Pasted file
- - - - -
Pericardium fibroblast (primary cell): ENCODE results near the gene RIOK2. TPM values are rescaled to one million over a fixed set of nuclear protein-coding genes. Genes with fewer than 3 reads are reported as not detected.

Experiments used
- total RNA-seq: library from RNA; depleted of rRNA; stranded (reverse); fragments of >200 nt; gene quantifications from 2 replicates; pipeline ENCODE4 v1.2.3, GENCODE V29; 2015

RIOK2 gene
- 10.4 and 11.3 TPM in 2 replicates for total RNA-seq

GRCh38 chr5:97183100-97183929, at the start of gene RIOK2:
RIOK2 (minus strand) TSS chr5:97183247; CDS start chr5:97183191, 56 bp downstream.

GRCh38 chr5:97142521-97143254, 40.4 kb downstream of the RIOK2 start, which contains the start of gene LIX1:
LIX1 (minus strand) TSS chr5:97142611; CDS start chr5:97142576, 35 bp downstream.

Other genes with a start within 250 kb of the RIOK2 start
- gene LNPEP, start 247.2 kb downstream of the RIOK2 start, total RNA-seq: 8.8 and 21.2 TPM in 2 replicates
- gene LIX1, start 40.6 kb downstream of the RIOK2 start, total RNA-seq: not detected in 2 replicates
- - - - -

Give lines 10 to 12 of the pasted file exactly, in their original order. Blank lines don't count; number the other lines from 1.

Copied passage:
Other genes with a start within 250 kb of the RIOK2 start
- gene LNPEP, start 247.2 kb downstream of the RIOK2 start, total RNA-seq: 8.8 and 21.2 TPM in 2 replicates
- gene LIX1, start 40.6 kb downstream of the RIOK2 start, total RNA-seq: not detected in 2 replicates